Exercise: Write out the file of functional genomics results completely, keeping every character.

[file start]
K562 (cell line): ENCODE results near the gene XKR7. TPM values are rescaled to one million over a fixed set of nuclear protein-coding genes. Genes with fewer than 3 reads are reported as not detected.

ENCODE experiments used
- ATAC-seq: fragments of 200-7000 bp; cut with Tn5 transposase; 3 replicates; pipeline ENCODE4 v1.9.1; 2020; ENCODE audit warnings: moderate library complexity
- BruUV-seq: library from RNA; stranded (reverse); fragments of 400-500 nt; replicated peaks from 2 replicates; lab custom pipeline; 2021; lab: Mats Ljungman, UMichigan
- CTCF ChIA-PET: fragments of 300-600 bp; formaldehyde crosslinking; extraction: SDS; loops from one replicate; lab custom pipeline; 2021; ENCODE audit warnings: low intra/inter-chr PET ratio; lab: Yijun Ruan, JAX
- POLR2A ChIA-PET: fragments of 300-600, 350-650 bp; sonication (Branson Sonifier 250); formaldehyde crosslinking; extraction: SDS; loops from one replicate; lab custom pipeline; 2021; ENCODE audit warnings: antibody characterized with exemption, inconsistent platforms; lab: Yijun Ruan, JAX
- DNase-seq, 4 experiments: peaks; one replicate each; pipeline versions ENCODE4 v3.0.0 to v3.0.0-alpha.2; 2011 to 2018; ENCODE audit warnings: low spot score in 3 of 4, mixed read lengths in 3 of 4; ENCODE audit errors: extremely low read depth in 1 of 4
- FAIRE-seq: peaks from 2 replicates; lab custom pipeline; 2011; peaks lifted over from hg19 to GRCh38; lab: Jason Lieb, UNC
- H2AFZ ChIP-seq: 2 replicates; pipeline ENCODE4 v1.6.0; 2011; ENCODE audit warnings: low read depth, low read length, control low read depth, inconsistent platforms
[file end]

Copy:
K562 (cell line): ENCODE results near the gene XKR7. TPM values are rescaled to one million over a fixed set of nuclear protein-coding genes. Genes with fewer than 3 reads are reported as not detected.

ENCODE experiments used
- ATAC-seq: fragments of 200-7000 bp; cut with Tn5 transposase; 3 replicates; pipeline ENCODE4 v1.9.1; 2020; ENCODE audit warnings: moderate library complexity
- BruUV-seq: library from RNA; stranded (reverse); fragments of 400-500 nt; replicated peaks from 2 replicates; lab custom pipeline; 2021; lab: Mats Ljungman, UMichigan
- CTCF ChIA-PET: fragments of 300-600 bp; formaldehyde crosslinking; extraction: SDS; loops from one replicate; lab custom pipeline; 2021; ENCODE audit warnings: low intra/inter-chr PET ratio; lab: Yijun Ruan, JAX
- POLR2A ChIA-PET: fragments of 300-600, 350-650 bp; sonication (Branson Sonifier 250); formaldehyde crosslinking; extraction: SDS; loops from one replicate; lab custom pipeline; 2021; ENCODE audit warnings: antibody characterized with exemption, inconsistent platforms; lab: Yijun Ruan, JAX
- DNase-seq, 4 experiments: peaks; one replicate each; pipeline versions ENCODE4 v3.0.0 to v3.0.0-alpha.2; 2011 to 2018; ENCODE audit warnings: low spot score in 3 of 4, mixed read lengths in 3 of 4; ENCODE audit errors: extremely low read depth in 1 of 4
- FAIRE-seq: peaks from 2 replicates; lab custom pipeline; 2011; peaks lifted over from hg19 to GRCh38; lab: Jason Lieb, UNC
- H2AFZ ChIP-seq: 2 replicates; pipeline ENCODE4 v1.6.0; 2011; ENCODE audit warnings: low read depth, low read length, control low read depth, inconsistent platforms